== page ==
If we acknowledge that there is a necessary and useful role for “doubt”, it becomes obvious that faith, which is also a necessity, cannot be absolutely “blind” or “unlimited”. While it may be true that progress of any kind, in exceeding the limits of what the intellect can currently grasp, may require what appears to be a blind faith in the possibility, yet there needs to be a form or character of faith that is not rigidly dogmatic while holding onto limited and circumscribed ideas or notions.
Sri Aurobindo explores therefore the character of the faith required: “And yet faith is necessary throughout and at every step because it is a needed assent of the soul and without this assent there can be no progress. Our faith must first be abiding in the essential truth and principles of the Yoga, and even if this is clouded in the intellect, despondent in the heart, outwearied and exhausted by constant denial and failure in the desire of the vital mind, there must be something in the innermost soul which clings and returns to it, otherwise we may fall on the path or abandon it from weakness and inability to bear temporary defeat, disappointment, difficulty and peril. In the Yoga as in life it is the man who persists unwearied to the last in the face of every defeat and disillusionment and of all confronting, hostile and contradicting events and powers who conquers in the end and finds his faith justified because to the soul and Shakti in man nothing is impossible.”
There is a need for faith: “The thing to which he has given his assent and set his mind and heart and will to achieve, the divine perfection of the whole human being, is apparently an impossibility to the normal intelligence, since it is opposed to the actual facts of life and will for long be contradicted by immediate experience, as happens with all far-off and difficult ends, and it is denied too by many who have spiritual experience but believe that our present nature is the sole possible nature of man in the body and that it is only by throwing off the earthly life or even all individual existence that we can arrive at either a heavenly perfection or the release of extinction.”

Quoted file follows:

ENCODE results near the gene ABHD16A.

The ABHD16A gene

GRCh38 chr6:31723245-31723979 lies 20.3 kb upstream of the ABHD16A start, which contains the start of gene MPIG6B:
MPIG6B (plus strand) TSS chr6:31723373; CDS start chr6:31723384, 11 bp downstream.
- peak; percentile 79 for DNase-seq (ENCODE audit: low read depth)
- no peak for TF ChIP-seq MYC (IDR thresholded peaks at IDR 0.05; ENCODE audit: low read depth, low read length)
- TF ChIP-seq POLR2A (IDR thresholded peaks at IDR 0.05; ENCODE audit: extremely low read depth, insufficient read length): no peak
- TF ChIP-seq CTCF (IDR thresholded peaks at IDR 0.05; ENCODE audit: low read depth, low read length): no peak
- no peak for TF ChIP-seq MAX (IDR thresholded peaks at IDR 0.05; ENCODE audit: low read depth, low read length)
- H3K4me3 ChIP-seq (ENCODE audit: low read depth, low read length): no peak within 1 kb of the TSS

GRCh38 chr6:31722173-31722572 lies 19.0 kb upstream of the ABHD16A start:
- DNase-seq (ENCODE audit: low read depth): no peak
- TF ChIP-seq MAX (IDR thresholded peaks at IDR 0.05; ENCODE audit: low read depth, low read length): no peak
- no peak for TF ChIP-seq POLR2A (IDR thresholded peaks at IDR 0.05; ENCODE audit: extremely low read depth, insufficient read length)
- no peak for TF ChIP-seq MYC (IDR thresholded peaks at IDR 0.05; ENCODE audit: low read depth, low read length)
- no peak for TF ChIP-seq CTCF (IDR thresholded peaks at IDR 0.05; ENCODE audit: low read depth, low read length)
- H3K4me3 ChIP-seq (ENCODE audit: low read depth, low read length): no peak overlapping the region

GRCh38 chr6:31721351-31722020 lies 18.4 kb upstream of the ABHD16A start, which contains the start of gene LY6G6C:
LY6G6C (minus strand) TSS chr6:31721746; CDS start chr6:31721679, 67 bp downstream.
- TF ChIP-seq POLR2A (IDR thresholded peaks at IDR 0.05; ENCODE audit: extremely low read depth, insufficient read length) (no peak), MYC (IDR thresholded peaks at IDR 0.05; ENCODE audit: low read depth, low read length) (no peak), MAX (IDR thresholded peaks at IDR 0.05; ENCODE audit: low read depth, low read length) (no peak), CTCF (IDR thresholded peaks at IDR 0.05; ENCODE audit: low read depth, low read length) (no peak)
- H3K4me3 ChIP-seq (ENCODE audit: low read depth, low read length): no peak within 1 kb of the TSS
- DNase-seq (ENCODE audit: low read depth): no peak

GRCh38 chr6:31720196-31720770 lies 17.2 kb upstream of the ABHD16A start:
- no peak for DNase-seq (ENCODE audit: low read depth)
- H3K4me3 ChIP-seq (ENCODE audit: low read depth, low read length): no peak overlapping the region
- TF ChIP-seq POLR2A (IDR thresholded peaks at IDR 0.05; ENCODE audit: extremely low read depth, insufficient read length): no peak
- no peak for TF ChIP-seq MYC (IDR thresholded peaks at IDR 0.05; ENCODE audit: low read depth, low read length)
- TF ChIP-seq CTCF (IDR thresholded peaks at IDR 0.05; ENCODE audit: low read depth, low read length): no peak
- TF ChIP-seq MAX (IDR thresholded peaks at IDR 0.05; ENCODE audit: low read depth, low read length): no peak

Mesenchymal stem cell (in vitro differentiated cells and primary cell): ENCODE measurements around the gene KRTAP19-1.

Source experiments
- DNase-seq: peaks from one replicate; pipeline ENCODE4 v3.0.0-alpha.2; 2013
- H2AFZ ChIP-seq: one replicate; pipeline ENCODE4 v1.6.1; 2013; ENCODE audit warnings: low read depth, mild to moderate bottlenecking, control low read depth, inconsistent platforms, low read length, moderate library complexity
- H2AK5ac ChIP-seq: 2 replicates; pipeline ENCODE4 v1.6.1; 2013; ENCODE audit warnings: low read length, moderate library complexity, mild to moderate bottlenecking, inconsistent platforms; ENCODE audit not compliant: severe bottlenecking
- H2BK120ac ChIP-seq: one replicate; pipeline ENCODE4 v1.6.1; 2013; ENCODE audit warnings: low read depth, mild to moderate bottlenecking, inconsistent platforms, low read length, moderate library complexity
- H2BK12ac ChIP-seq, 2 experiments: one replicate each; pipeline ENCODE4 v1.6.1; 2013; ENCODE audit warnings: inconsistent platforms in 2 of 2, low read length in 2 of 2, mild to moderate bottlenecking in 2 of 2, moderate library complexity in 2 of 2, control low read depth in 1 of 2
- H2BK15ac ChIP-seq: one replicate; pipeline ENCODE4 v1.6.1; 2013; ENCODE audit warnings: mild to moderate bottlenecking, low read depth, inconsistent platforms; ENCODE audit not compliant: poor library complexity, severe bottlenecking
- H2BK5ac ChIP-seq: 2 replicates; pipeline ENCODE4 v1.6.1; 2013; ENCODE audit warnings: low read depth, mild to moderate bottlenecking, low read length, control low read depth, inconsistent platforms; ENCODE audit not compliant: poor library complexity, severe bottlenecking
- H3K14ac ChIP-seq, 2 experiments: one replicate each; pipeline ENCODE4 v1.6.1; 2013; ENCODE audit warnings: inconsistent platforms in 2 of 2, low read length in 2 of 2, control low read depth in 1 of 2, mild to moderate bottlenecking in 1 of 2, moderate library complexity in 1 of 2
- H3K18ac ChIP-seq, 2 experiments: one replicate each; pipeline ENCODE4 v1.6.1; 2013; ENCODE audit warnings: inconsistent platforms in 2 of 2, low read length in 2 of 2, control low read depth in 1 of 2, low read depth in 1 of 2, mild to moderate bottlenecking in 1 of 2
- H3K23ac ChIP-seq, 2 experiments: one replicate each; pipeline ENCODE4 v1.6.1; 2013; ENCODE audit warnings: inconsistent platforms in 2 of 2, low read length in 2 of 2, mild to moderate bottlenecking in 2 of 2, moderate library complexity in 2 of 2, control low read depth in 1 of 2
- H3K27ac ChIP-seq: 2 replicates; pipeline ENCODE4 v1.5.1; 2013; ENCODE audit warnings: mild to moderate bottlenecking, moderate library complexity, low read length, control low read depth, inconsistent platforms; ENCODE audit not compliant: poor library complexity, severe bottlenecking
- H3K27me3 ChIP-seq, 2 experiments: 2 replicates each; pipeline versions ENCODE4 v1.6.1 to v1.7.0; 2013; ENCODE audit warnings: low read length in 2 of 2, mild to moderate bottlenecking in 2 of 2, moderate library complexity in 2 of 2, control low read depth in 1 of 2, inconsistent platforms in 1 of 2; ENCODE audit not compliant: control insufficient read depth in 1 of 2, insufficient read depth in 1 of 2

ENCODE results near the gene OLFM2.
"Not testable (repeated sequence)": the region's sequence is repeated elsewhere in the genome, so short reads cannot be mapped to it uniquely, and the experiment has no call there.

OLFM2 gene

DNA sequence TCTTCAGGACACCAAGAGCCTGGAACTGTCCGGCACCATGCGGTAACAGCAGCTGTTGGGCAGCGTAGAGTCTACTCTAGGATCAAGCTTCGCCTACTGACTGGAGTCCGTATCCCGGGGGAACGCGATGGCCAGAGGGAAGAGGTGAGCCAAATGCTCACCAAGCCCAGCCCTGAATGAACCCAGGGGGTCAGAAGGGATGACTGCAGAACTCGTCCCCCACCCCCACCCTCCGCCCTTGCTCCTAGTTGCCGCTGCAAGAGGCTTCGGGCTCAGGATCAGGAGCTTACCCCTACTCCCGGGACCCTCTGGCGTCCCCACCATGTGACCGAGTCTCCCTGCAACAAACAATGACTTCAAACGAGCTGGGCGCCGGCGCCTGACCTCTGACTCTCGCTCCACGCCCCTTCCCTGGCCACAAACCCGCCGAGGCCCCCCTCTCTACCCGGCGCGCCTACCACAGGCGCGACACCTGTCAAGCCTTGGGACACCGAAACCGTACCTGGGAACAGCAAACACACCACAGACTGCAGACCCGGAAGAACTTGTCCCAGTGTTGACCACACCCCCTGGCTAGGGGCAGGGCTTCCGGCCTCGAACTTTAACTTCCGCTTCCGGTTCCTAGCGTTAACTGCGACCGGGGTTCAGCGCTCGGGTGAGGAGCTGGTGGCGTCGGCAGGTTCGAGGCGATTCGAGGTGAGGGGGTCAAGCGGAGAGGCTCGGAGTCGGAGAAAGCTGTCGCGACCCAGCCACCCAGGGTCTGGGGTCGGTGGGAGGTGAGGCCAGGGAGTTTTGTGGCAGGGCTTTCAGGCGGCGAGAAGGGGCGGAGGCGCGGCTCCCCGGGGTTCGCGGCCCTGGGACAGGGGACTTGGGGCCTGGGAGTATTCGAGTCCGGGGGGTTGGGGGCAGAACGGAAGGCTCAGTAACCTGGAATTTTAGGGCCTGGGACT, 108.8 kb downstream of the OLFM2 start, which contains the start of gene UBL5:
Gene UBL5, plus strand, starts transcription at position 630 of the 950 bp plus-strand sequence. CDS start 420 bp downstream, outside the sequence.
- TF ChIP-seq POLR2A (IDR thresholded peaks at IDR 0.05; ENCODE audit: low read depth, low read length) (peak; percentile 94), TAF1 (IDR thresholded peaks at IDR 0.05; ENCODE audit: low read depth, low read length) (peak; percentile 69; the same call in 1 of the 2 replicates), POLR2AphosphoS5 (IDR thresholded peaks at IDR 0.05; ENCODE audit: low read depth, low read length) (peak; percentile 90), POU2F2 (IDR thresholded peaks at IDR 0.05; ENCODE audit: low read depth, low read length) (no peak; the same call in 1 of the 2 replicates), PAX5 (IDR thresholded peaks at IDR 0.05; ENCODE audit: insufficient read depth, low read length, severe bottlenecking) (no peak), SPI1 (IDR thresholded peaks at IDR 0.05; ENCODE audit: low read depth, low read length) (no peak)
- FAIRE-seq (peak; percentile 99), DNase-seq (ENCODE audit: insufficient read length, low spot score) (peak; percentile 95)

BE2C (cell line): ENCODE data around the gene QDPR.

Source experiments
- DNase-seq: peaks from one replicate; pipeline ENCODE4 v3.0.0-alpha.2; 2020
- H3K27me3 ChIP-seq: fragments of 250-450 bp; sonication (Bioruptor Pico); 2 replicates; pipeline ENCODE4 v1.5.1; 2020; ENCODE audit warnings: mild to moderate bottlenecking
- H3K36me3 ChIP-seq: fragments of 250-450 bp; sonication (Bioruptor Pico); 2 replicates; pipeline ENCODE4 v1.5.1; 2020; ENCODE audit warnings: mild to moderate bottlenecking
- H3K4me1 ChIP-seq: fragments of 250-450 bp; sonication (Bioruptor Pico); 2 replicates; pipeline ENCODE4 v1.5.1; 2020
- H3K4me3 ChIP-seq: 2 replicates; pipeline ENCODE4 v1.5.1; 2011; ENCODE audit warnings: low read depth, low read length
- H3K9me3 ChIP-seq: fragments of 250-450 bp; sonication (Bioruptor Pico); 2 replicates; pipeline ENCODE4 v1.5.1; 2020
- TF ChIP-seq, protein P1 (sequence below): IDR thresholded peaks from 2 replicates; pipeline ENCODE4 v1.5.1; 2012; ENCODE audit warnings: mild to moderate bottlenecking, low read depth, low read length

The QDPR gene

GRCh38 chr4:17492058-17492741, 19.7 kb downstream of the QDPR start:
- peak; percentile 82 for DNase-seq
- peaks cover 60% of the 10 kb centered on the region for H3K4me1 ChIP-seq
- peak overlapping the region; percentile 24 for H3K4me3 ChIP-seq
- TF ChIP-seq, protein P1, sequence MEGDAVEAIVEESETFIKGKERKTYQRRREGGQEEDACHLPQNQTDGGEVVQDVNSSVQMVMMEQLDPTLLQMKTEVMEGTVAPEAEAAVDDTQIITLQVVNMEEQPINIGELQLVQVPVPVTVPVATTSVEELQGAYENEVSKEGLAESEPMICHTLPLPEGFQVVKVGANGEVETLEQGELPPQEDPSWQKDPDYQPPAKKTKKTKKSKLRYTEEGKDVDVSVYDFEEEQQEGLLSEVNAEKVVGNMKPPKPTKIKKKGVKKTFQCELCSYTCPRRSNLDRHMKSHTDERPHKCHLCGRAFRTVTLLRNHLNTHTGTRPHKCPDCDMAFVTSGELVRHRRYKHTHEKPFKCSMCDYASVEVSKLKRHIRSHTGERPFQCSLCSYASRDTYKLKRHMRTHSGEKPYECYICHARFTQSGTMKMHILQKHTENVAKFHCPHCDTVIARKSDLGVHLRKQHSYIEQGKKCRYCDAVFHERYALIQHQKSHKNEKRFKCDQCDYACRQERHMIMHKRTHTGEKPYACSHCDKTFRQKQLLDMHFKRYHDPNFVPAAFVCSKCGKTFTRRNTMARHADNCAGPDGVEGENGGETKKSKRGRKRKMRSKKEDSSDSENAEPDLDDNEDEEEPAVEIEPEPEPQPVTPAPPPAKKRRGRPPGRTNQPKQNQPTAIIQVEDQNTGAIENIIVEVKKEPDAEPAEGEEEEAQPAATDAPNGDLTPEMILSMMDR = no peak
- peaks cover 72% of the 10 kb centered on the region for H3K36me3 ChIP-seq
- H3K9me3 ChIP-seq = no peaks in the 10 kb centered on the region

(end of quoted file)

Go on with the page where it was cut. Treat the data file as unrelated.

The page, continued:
We come then to the limitations: “…ignorance and blindness in the faith are obstacles to a large success, invite much disappointment and disillusionment, fasten on false finalities and prevent advance to greater formulations of truth and perfection. The Shakti in her workings will strike ruthlessly at all forms of ignorance and blindness and all even that trusts wrongly and superstitiously in her, and we must be prepared to abandon a too persistent attachment to forms of faith and cling to the saving reality alone.”
The ultimate character of faith is then defined: “A great and wide spiritual and intelligent faith, intelligent with the intelligence of that larger reason which assents to high possibilities, is the character of the sraddha needed for the integral Yoga.”
Sri Aurobindo, The Synthesis of Yoga, Part Four: The Yoga of Self-Perfection, Chapter 18, Faith and Shakti, pp. 745-746